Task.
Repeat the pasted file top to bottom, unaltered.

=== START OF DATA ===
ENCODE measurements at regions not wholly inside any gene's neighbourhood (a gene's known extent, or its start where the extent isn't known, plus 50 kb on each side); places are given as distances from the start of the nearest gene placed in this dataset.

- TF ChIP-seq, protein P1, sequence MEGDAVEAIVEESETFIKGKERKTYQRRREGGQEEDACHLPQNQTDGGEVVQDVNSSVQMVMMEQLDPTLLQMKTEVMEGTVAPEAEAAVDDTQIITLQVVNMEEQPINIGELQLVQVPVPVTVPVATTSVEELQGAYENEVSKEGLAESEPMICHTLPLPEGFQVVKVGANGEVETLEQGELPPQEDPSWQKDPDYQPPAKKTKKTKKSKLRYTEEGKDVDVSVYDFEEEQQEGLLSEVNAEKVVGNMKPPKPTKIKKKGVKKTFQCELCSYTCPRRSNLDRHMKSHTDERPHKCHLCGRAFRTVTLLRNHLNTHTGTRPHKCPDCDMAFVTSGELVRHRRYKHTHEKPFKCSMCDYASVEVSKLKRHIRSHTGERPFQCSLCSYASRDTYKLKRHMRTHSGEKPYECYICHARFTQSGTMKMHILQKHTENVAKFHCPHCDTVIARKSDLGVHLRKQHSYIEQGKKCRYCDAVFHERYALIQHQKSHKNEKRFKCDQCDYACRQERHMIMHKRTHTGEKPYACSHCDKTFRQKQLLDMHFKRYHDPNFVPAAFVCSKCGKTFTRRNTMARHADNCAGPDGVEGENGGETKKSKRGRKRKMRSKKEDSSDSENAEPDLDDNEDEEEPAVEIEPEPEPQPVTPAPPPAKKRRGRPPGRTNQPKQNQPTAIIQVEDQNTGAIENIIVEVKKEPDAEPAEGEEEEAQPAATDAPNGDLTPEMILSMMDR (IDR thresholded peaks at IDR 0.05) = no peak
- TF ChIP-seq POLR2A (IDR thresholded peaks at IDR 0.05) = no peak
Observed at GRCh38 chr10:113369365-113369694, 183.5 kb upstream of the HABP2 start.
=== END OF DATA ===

ENCODE measurements at regions not wholly inside any gene's neighbourhood (a gene's known extent, or its start where the extent isn't known, plus 50 kb on each side); places are given as distances from the start of the nearest gene placed in this dataset.

- TF ChIP-seq, protein P1, sequence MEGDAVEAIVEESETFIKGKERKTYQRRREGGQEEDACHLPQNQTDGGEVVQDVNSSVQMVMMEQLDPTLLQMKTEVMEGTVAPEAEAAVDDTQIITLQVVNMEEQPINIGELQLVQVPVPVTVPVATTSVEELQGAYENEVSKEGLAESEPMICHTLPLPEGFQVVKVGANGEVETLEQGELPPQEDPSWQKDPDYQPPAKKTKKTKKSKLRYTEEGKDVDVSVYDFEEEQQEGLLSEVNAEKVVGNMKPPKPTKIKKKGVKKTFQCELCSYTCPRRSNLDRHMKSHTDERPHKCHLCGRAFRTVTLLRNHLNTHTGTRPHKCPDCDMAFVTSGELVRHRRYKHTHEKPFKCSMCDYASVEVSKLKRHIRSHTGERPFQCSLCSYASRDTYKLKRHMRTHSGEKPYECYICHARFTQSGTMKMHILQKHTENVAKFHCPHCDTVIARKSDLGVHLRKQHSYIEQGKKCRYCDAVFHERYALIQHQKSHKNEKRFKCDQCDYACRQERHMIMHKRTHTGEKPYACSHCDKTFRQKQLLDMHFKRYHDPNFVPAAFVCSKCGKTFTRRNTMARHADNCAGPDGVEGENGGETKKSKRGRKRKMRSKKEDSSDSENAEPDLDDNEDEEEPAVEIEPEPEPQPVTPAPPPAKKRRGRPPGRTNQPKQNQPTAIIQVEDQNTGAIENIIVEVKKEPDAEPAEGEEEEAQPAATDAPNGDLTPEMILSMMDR (IDR thresholded peaks at IDR 0.05) = no peak
- TF ChIP-seq POLR2A (IDR thresholded peaks at IDR 0.05) = no peak
Observed at GRCh38 chr10:113369365-113369694, 183.5 kb upstream of the HABP2 start.